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Please note that Mommsen uses the AUC chronology (Ab Urbe Condita), i.e. from the founding of the City of Rome. You can use this reference table to have the B.C. dates


II. From the Abolition of the Monarchy in Rome to the Union of Italy

From: The History of Rome, by Theodor Mommsen
Translated with the sanction of the author by William Purdie Dickson

The History of Old Rome

CHAPTER VII - Struggle between Pyrrhus and Rome, and Union of Italy


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Page 36

Amongst the wounded was the king himself, whose arm had been pierced with a javelin, while he was fighting, as was his wont, in the thickest of the fray. Pyrrhus had achieved a victory, but his were unfruitful laurels; the victory was creditable to the king as a general and as a soldier, but it did not promote his political designs. What Pyrrhus needed was a brilliant success which should break up the Roman army and give an opportunity and impulse to the wavering allies to change sides; but the Roman army and the Roman confederacy still remained unbroken, and the Greek army, which was nothing without its leader, was fettered for a considerable time in consequence of his wound.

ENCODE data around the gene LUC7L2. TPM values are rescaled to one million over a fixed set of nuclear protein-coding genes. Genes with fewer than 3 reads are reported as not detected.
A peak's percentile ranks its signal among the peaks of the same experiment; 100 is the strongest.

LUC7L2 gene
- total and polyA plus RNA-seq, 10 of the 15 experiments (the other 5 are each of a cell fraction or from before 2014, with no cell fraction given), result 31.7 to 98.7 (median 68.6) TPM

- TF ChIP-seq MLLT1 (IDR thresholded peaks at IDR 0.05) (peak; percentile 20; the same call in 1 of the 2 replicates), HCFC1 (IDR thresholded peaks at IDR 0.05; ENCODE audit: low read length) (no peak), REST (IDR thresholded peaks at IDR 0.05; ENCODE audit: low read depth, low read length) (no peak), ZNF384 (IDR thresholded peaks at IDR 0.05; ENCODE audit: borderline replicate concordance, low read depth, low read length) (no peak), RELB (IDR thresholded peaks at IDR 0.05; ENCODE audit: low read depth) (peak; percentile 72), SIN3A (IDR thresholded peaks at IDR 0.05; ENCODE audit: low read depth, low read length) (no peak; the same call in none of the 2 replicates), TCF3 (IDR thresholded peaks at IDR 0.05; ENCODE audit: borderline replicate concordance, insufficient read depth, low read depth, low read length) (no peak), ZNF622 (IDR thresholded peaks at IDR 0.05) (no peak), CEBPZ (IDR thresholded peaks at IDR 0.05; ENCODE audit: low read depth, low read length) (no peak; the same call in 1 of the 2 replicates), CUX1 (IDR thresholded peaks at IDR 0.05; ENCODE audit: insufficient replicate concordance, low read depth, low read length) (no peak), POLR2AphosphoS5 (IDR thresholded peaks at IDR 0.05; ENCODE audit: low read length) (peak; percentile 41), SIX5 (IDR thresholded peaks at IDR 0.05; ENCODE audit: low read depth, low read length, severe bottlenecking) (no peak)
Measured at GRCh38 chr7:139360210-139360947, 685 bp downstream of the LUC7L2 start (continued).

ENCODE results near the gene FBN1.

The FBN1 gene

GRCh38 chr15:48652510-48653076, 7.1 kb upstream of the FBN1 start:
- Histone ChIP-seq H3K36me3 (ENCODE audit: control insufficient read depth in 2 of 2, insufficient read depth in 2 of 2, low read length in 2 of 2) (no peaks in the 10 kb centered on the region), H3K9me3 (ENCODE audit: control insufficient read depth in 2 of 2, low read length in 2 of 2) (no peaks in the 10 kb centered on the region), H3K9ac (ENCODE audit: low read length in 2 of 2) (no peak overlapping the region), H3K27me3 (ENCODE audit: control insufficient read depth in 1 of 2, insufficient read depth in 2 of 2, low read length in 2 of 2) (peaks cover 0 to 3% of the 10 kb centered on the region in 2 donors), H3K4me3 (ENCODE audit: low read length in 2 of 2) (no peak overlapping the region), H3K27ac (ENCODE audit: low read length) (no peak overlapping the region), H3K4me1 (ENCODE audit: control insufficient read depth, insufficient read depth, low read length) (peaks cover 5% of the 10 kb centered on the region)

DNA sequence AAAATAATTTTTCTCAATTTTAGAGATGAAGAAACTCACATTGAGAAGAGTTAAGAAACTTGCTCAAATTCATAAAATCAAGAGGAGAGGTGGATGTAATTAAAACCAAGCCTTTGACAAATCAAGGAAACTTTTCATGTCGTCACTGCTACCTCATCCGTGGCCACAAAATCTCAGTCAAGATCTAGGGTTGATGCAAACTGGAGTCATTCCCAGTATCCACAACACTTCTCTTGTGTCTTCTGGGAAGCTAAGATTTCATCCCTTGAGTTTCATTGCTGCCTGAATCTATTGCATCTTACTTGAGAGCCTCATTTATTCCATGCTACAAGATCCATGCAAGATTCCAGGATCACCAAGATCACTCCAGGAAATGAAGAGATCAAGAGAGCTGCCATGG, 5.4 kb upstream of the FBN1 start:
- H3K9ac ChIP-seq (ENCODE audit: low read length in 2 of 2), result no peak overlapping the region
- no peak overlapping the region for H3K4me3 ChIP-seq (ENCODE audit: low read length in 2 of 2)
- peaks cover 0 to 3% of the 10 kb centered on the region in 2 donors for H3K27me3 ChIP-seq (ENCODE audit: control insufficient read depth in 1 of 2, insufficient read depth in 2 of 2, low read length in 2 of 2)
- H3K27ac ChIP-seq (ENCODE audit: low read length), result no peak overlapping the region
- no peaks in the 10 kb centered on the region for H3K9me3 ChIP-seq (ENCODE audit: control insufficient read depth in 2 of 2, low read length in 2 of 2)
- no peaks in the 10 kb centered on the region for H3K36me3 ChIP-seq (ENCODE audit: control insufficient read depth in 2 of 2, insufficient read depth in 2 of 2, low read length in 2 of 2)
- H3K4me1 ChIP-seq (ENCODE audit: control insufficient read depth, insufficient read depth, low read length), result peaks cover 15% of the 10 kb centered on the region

He was obliged to renounce the campaign and to go into winter quarters; which the king took up in Tarentum, the Romans on this occasion in Apulia. It was becoming daily more evident that in a military point of view the resources of the king were inferior to those of the Romans, just as, politically, the loose and refractory coalition could not stand a comparison with the firmly-established Roman symmachy.

The sudden and vehement style of the Greek warfare and the genius of the general might perhaps achieve another such victory as those of Heraclea and Ausculum, but every new victory was wearing out his resources for further enterprise, and it was clear that the Romans already felt themselves the stronger, and awaited with a courageous patience final victory. Such a war as this was not the delicate game of art that was practised and understood by the Greek princes.

All strategical combinations were shattered against the full and mighty energy of the national levy. Pyrrhus felt how matters stood: weary of his victories and despising his allies, he only persevered because military honour required him not to leave Italy till he should have secured his clients from barbarian assault. With his impatient temperament it might be presumed that he would embrace the first pretext to get rid of the burdensome duty; and an opportunity of withdrawing from Italy was soon presented to him by the affairs of Sicily.

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